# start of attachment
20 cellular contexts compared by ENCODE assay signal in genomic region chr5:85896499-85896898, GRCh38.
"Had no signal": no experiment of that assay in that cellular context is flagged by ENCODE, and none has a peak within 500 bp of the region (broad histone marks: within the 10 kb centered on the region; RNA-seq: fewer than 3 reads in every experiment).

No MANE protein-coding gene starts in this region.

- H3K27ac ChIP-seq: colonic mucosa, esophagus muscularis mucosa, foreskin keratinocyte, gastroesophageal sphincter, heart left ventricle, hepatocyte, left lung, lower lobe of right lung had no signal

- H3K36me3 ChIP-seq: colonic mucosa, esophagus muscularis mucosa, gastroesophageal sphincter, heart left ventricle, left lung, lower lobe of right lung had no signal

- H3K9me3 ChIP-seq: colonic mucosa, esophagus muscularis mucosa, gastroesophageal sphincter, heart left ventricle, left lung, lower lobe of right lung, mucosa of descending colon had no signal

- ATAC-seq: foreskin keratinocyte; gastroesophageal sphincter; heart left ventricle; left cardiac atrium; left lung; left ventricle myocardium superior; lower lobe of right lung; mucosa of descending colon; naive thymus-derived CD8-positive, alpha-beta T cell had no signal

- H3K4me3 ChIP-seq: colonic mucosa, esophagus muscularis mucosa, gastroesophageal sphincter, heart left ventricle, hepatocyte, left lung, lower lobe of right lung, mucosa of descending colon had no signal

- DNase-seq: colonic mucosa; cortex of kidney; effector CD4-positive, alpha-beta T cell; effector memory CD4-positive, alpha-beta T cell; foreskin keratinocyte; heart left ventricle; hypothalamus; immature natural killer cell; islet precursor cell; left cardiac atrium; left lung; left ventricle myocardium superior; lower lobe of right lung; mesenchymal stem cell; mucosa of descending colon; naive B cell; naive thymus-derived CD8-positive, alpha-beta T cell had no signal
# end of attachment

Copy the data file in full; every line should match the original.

20 cellular contexts compared by ENCODE assay signal in genomic region chr5:85896499-85896898, GRCh38.
"Had no signal": no experiment of that assay in that cellular context is flagged by ENCODE, and none has a peak within 500 bp of the region (broad histone marks: within the 10 kb centered on the region; RNA-seq: fewer than 3 reads in every experiment).

No MANE protein-coding gene starts in this region.

- H3K27ac ChIP-seq: colonic mucosa, esophagus muscularis mucosa, foreskin keratinocyte, gastroesophageal sphincter, heart left ventricle, hepatocyte, left lung, lower lobe of right lung had no signal

- H3K36me3 ChIP-seq: colonic mucosa, esophagus muscularis mucosa, gastroesophageal sphincter, heart left ventricle, left lung, lower lobe of right lung had no signal

- H3K9me3 ChIP-seq: colonic mucosa, esophagus muscularis mucosa, gastroesophageal sphincter, heart left ventricle, left lung, lower lobe of right lung, mucosa of descending colon had no signal

- ATAC-seq: foreskin keratinocyte; gastroesophageal sphincter; heart left ventricle; left cardiac atrium; left lung; left ventricle myocardium superior; lower lobe of right lung; mucosa of descending colon; naive thymus-derived CD8-positive, alpha-beta T cell had no signal

- H3K4me3 ChIP-seq: colonic mucosa, esophagus muscularis mucosa, gastroesophageal sphincter, heart left ventricle, hepatocyte, left lung, lower lobe of right lung, mucosa of descending colon had no signal

- DNase-seq: colonic mucosa; cortex of kidney; effector CD4-positive, alpha-beta T cell; effector memory CD4-positive, alpha-beta T cell; foreskin keratinocyte; heart left ventricle; hypothalamus; immature natural killer cell; islet precursor cell; left cardiac atrium; left lung; left ventricle myocardium superior; lower lobe of right lung; mesenchymal stem cell; mucosa of descending colon; naive B cell; naive thymus-derived CD8-positive, alpha-beta T cell had no signal